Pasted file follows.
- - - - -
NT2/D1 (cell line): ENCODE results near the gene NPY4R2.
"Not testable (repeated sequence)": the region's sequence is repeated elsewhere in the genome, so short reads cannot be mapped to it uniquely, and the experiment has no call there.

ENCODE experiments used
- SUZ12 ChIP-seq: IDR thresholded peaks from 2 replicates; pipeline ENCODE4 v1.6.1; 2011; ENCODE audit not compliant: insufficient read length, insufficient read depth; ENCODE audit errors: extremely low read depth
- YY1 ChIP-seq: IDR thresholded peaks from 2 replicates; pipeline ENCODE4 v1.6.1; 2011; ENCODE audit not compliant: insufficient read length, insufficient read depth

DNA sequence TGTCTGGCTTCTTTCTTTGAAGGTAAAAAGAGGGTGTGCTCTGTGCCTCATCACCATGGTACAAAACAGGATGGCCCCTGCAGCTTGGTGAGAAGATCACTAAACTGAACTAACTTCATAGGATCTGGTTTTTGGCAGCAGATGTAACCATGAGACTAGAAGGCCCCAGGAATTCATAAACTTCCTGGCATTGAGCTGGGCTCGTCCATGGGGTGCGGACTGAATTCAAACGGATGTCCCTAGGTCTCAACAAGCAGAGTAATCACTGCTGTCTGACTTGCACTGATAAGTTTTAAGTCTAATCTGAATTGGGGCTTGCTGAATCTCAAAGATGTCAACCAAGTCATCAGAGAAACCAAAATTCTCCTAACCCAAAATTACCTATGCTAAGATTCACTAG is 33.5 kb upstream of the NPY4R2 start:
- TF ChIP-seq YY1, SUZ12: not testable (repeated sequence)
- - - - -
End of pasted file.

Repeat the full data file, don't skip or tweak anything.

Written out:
NT2/D1 (cell line): ENCODE results near the gene NPY4R2.
"Not testable (repeated sequence)": the region's sequence is repeated elsewhere in the genome, so short reads cannot be mapped to it uniquely, and the experiment has no call there.

ENCODE experiments used
- SUZ12 ChIP-seq: IDR thresholded peaks from 2 replicates; pipeline ENCODE4 v1.6.1; 2011; ENCODE audit not compliant: insufficient read length, insufficient read depth; ENCODE audit errors: extremely low read depth
- YY1 ChIP-seq: IDR thresholded peaks from 2 replicates; pipeline ENCODE4 v1.6.1; 2011; ENCODE audit not compliant: insufficient read length, insufficient read depth

DNA sequence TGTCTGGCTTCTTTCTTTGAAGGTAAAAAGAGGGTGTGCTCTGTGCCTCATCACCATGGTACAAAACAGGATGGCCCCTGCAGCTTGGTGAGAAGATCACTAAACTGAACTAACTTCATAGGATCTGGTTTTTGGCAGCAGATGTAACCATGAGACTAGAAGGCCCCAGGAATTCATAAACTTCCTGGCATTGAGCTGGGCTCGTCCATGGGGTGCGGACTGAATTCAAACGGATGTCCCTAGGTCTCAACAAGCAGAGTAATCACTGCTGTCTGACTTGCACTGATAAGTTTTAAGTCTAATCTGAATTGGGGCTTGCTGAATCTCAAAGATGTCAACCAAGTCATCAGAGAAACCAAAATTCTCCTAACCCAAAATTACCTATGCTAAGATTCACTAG is 33.5 kb upstream of the NPY4R2 start:
- TF ChIP-seq YY1, SUZ12: not testable (repeated sequence)